Performing is also a space where Daw can rewrite the power dynamic between himself and a mostly non-disabled audience. “You can look at me, stare at me, but at the end you’re going to clap, you’re going to love me,” he says, smiling at the idea of “people enjoying my body and paying money to see my body”. “Here in my space I’m consenting to Chris dominating me in a way that gives me pleasure and sets my body free, and there’s a real power in that,” he says. “I’m using a non-disabled body to give me what I need, so it speaks to allyship in a brilliant way, and that there’s more that non-disabled people can be doing for disabled people in the world.”

When Daw is in control of the narrative in the theatre, some of that long-held shame can be overcome and turned into power and pride. “After years of hating my body and rejecting my body, with this show I’m celebrating my body for the first time,” he says, “and it’s liberating in the most spectacular way.”

  • The Dan Daw Show is at the Lilian Baylis Studio, Sadler’s Wells, London, 30 September-1 October.


Lyndsey Winship

The GuardianTramp

Related Content

Article image
Candoco Dance Company review – it all just works, beautifully
Fascinating in its form, enigmatic in its meaning, this double bill is full of delights

Sanjoy Roy

17, Oct, 2021 @11:01 PM

Article image
Sting and Police classics to feature in hip-hop dance show
Kate Prince’s ZooNation commissioned to create ‘uplifting story’ called Message in a Bottle

Mark Brown Arts correspondent

29, Jan, 2019 @2:02 PM

Article image
Cloud Gate Dance Theatre review – swirling tales from Taiwan
Cheng Tsung-lung’s 13 Tongues circles and flows, while Lin Hwai-min’s Dust is a slow slide into the dark

Lyndsey Winship

27, Feb, 2020 @12:06 PM

Article image
Body shock: Suspiria’s Damien Jalet unleashes his headless dancers
The horror-film choreographer’s new show, Vessel, weaves spells with writhing limbs, menacing ritual figures and a cauldron of gloop. He explains its origins

Chris Wiegand

08, Apr, 2019 @1:06 PM

Article image
Jasmin Vardimon: Pinocchio review – joyous new levels of dance invention
Vardimon’s choreography is superbly performed and complemented by artful stage illusions, but this family show’s over-moralising tone slows down the story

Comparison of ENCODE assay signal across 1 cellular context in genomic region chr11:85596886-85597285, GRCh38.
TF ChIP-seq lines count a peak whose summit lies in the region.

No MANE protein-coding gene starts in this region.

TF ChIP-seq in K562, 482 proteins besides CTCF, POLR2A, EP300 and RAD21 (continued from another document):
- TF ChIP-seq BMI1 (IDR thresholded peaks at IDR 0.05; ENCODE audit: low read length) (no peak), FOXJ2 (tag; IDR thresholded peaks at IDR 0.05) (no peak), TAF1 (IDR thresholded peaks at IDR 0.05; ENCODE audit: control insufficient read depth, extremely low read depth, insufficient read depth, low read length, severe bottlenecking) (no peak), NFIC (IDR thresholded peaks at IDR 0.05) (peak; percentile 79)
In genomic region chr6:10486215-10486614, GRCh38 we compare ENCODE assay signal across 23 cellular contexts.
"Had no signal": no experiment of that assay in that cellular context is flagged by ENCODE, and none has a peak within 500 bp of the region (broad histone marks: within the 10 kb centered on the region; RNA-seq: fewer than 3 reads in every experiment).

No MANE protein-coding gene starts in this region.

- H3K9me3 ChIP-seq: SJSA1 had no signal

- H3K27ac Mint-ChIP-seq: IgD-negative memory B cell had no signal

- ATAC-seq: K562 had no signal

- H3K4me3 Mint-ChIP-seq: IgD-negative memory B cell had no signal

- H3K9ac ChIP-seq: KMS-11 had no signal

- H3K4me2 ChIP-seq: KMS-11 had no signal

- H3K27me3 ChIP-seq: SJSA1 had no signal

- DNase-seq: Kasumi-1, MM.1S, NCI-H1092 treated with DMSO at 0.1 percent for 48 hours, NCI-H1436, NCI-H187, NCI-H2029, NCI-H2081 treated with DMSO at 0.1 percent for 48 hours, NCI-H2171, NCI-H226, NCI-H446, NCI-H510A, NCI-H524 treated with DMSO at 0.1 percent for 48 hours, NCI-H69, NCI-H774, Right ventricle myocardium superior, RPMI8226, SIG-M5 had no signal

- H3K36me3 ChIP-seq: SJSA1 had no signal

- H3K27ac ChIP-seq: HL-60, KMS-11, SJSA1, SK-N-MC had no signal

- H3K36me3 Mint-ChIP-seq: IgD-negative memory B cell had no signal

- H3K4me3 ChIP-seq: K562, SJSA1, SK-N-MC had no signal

Judith Mackrell

25, Oct, 2016 @1:45 PM

Article image
Matthew Bourne’s The Midnight Bell review – raise a glass to this dazzling dance

A zany array of characters gather in a 1930s pub for a poignant, chilling and understated portrait of love, lust and longing

Lyndsey Winship

07, Oct, 2021 @4:00 PM

Article image
Just keep moving: the top 10 dance shows of 2020
The year started with sparkling ballet and dazzling premieres, then came lockdown. But the dance world didn’t stand still and kept delivering innovative and urgent creations

Lyndsey Winship

22, Dec, 2020 @9:00 AM

Article image
'The body lights up': stroke survivors find their footing through dance
After fresh and funny takes on Shakespeare and Paradise Lost, Ben Duke brings together five people who have had a stroke to tell their stories – and help them reconnect with their bodies

Lyndsey Winship

15, Oct, 2018 @5:00 AM

Article image
Spring review – jugglers join dancers for joyfully hypnotic show
Gandini Juggling and Alexander Whitley’s collaboration is full of simple pleasures and intricate skill

Lyndsey Winship

01, Feb, 2019 @2:11 PM

Article image
Sick! festival review – a funny, heartfelt poke at the biggest taboos
From dance to comedy to video, this series of events confronts illness, grief and death with uplifting candour

Catherine Love

20, Sep, 2019 @7:00 PM